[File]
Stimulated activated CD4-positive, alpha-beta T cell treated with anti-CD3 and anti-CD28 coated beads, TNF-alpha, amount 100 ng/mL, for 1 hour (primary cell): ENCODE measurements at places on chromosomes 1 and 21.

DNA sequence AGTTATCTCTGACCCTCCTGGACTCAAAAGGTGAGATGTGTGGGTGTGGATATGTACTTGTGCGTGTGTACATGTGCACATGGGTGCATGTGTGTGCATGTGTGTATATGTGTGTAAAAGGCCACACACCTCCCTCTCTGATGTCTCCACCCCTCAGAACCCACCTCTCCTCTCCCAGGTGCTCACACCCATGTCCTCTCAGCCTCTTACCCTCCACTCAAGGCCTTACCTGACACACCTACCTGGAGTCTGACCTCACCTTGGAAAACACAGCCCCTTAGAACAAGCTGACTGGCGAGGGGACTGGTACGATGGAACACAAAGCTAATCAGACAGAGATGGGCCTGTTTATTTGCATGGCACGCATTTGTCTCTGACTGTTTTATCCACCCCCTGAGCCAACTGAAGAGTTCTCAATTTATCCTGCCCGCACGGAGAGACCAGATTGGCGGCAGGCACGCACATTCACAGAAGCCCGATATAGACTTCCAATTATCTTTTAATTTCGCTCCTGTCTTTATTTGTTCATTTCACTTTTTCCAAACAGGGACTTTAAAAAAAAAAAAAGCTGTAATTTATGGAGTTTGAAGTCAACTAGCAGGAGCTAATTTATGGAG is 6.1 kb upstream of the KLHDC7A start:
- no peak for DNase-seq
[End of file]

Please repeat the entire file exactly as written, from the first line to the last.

Stimulated activated CD4-positive, alpha-beta T cell treated with anti-CD3 and anti-CD28 coated beads, TNF-alpha, amount 100 ng/mL, for 1 hour (primary cell): ENCODE measurements at places on chromosomes 1 and 21.

DNA sequence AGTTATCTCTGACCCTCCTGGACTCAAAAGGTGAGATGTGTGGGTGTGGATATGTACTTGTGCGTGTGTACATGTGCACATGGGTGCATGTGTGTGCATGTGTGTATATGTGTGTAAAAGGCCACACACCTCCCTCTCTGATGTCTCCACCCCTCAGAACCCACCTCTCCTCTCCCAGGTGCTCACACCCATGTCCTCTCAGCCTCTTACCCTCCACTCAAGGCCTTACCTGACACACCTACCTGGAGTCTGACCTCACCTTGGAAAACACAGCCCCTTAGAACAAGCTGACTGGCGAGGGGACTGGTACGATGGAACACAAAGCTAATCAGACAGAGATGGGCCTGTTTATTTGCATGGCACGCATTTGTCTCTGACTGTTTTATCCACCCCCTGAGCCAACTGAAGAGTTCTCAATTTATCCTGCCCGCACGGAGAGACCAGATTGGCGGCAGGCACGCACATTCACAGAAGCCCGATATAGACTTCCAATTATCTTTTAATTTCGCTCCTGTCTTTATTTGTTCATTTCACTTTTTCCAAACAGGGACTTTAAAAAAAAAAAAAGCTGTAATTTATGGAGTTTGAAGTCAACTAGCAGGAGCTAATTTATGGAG is 6.1 kb upstream of the KLHDC7A start:
- no peak for DNase-seq